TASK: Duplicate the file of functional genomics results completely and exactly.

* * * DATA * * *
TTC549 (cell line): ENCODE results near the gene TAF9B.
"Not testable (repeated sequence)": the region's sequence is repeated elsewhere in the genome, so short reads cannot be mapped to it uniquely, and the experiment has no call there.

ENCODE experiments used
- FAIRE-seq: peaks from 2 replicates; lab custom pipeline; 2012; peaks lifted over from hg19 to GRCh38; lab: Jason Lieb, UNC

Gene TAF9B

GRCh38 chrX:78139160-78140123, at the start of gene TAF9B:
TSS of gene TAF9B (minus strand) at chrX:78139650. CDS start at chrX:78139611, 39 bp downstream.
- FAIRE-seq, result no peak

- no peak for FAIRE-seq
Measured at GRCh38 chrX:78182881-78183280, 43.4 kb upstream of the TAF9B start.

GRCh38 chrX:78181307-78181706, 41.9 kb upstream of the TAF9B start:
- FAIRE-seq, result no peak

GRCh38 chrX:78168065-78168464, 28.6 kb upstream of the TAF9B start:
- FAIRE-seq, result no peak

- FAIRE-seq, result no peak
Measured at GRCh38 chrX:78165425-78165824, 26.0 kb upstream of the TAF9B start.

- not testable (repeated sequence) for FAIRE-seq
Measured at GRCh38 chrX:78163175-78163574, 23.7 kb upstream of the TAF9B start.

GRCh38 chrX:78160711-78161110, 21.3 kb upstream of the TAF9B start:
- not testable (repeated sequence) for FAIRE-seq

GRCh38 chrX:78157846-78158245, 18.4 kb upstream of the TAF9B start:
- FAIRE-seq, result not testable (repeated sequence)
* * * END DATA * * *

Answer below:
TTC549 (cell line): ENCODE results near the gene TAF9B.
"Not testable (repeated sequence)": the region's sequence is repeated elsewhere in the genome, so short reads cannot be mapped to it uniquely, and the experiment has no call there.

ENCODE experiments used
- FAIRE-seq: peaks from 2 replicates; lab custom pipeline; 2012; peaks lifted over from hg19 to GRCh38; lab: Jason Lieb, UNC

Gene TAF9B

GRCh38 chrX:78139160-78140123, at the start of gene TAF9B:
TSS of gene TAF9B (minus strand) at chrX:78139650. CDS start at chrX:78139611, 39 bp downstream.
- FAIRE-seq, result no peak

- no peak for FAIRE-seq
Measured at GRCh38 chrX:78182881-78183280, 43.4 kb upstream of the TAF9B start.

GRCh38 chrX:78181307-78181706, 41.9 kb upstream of the TAF9B start:
- FAIRE-seq, result no peak

GRCh38 chrX:78168065-78168464, 28.6 kb upstream of the TAF9B start:
- FAIRE-seq, result no peak

- FAIRE-seq, result no peak
Measured at GRCh38 chrX:78165425-78165824, 26.0 kb upstream of the TAF9B start.

- not testable (repeated sequence) for FAIRE-seq
Measured at GRCh38 chrX:78163175-78163574, 23.7 kb upstream of the TAF9B start.

GRCh38 chrX:78160711-78161110, 21.3 kb upstream of the TAF9B start:
- not testable (repeated sequence) for FAIRE-seq

GRCh38 chrX:78157846-78158245, 18.4 kb upstream of the TAF9B start:
- FAIRE-seq, result not testable (repeated sequence)